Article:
Ask the participant what accommodations might increase his or her learning effectiveness.
Focus on the participant's abilities and be positive about his or her accomplishments, not on disabilities.
Allow them to find seating wherever they are most comfortable and can have the maximum mobility (e.g., near exits, restrooms, or aisles).
Design room layouts that afford easy access for assistive devices, such as canes, crutches, wheelchairs, or prosthetics. Typically freestanding chairs or tables that can be moved are best. Classroom, V-shaped/fishbone and theater style seating can limit access and mobility.
Design activities in which participants can interact equally with others. Be careful of requiring excessive relocation within the room or timed events requiring movement.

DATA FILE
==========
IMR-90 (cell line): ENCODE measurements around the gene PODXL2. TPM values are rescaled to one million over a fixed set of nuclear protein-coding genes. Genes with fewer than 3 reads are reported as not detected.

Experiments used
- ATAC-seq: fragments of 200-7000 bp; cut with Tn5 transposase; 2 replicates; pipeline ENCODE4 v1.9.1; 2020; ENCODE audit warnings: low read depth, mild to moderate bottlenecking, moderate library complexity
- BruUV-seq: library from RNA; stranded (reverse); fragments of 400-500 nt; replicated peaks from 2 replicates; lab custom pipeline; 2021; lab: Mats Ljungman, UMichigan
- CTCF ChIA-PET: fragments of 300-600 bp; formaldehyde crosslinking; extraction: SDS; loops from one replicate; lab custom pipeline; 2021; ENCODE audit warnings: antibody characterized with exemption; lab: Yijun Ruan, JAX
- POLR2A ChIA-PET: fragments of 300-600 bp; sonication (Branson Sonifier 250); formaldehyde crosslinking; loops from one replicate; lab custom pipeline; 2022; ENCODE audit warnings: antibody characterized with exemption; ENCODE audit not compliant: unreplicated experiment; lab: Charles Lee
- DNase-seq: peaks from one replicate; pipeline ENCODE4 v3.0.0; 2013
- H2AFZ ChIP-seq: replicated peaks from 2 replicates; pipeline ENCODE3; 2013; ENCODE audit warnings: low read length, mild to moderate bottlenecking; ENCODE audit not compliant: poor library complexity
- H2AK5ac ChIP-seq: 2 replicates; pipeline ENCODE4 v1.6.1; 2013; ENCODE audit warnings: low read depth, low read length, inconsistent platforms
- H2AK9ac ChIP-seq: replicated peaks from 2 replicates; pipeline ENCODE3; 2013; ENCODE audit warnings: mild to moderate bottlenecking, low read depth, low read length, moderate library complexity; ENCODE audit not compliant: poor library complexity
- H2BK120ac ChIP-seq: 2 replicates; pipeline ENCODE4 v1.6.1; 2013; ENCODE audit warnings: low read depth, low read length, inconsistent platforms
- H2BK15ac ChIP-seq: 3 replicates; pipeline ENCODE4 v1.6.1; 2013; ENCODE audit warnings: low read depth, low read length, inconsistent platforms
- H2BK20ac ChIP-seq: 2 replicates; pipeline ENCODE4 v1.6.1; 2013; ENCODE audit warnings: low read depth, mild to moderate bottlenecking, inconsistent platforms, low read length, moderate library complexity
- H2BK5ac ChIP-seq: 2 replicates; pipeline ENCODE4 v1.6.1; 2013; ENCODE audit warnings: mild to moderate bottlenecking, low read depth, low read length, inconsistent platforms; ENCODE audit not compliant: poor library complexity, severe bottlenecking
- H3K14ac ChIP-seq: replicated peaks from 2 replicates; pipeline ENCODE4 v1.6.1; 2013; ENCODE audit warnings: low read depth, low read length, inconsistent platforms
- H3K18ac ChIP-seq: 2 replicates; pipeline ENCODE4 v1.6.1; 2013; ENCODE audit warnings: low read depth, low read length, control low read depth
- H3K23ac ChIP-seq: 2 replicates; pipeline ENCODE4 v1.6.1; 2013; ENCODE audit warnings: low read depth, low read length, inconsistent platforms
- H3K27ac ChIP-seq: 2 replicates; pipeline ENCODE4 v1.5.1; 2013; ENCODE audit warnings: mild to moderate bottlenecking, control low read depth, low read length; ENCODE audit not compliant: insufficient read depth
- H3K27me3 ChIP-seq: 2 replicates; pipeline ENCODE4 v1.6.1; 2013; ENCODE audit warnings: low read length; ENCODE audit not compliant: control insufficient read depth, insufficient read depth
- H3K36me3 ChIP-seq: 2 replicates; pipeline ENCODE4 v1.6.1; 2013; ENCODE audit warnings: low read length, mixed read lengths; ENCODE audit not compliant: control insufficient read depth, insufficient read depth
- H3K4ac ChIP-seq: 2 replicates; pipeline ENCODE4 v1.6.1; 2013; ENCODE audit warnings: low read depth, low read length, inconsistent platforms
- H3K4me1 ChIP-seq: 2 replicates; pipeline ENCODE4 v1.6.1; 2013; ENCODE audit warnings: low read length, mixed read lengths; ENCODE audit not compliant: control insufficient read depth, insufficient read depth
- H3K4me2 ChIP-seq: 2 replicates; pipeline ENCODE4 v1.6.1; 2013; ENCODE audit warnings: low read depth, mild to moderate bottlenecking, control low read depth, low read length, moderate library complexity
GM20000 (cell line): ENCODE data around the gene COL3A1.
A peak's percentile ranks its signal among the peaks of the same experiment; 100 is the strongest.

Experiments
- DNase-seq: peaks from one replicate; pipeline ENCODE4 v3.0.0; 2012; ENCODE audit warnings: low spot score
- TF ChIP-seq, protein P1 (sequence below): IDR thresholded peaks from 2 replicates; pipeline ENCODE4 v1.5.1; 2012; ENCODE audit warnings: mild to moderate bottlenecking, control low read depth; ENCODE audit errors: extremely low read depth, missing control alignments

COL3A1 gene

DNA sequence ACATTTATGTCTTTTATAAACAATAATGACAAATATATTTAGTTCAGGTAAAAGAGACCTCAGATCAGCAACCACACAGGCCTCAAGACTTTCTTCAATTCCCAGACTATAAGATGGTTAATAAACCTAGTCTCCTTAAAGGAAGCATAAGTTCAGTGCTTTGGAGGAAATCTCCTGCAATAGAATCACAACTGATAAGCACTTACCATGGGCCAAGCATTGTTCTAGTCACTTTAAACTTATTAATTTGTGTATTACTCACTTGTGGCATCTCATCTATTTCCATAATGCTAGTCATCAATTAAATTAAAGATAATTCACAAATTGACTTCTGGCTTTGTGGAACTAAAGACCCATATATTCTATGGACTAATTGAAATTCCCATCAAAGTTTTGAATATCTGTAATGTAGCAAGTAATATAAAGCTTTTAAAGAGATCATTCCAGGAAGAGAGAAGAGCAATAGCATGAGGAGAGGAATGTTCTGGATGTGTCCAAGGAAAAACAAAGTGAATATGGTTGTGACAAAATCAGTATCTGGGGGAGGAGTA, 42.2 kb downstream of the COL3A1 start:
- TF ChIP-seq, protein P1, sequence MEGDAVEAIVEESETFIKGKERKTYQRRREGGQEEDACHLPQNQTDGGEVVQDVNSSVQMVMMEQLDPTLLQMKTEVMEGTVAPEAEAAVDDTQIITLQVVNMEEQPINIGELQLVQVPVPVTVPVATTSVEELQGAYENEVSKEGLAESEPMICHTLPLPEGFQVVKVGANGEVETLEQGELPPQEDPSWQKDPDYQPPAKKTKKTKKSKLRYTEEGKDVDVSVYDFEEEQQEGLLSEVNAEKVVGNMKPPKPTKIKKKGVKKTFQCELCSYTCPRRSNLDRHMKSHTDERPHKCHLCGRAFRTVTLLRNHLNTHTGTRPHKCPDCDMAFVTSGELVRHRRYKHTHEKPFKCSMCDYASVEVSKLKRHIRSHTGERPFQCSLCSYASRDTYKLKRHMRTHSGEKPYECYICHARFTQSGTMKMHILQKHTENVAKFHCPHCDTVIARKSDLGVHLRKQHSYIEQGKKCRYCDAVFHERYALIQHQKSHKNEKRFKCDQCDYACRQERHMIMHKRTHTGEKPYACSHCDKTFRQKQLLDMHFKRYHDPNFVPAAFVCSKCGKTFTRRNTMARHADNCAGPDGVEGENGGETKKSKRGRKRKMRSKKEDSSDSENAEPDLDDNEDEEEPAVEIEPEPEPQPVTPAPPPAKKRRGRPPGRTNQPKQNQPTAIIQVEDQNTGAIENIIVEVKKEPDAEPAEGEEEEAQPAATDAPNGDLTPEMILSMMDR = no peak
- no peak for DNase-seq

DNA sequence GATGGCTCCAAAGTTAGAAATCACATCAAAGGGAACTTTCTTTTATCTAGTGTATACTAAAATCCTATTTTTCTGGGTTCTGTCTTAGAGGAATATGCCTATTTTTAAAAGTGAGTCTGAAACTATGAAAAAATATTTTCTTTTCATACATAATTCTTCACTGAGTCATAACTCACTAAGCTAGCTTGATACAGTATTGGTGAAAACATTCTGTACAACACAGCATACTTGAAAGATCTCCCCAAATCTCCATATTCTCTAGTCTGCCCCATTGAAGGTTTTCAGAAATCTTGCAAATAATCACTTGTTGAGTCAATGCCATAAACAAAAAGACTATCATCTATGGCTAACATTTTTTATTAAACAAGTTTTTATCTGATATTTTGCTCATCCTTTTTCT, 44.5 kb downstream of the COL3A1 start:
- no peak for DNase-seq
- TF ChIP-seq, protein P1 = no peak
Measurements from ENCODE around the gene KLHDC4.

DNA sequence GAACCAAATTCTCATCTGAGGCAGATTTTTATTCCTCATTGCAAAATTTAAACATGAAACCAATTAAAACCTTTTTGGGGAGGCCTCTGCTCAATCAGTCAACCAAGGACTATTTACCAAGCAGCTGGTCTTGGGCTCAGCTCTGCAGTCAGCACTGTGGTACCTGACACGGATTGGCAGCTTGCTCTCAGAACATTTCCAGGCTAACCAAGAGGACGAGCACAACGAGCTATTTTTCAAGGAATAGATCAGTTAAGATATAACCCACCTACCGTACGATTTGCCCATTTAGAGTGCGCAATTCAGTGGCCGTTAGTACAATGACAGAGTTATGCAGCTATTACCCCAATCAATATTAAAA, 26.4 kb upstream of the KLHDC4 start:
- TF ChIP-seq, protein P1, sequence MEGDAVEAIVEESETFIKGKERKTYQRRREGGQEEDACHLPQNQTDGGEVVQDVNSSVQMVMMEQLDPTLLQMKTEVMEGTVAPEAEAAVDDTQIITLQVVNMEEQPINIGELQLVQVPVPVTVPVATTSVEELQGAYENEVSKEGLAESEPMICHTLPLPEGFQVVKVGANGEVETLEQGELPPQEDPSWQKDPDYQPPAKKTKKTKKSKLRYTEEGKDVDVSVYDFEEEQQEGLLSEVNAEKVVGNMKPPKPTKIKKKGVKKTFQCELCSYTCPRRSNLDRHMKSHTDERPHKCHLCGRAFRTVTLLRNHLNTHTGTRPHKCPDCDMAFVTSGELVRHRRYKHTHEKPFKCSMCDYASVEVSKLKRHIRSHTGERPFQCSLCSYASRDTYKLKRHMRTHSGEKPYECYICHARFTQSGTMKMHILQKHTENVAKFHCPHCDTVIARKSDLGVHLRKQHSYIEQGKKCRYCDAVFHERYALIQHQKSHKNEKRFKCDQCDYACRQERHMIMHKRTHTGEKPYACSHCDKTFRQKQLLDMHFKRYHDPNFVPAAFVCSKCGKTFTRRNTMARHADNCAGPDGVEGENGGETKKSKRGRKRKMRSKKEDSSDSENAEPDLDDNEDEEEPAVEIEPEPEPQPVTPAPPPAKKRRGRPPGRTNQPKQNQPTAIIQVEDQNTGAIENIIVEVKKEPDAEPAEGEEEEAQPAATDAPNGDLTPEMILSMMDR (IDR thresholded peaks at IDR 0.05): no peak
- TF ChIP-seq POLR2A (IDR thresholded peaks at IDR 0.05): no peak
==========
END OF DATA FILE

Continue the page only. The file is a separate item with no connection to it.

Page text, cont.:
Post materials on the wall at a height that does not require excessive neck strain to view them.
Allow plenty of time for activity and task completion.
Be careful of competitive activities in which participants must accomplish tasks and be compared to others.
When speaking one-on-one to someone in a wheelchair (e.g., individual coaching, explanation, or discussion) sit at eye level with the participant.
Ensure tabletops are approximately 32-54 inches above floor level with knee space at least 28 inches high, 20 inches deep, and 32 inches wide to accommodate wheelchair access.
PUTTING YOUR BRAIN TO WORK: ACTIVITY
Think of your own training environment. Then, answer these questions.
What other strategies can you think of that might assist someone with a motion or mobility impairment to maximize a learning experience?_
What specific aspects of your program and the learning environment might you have to modify in order to accommodate a person with a motion or mobility impairment?_
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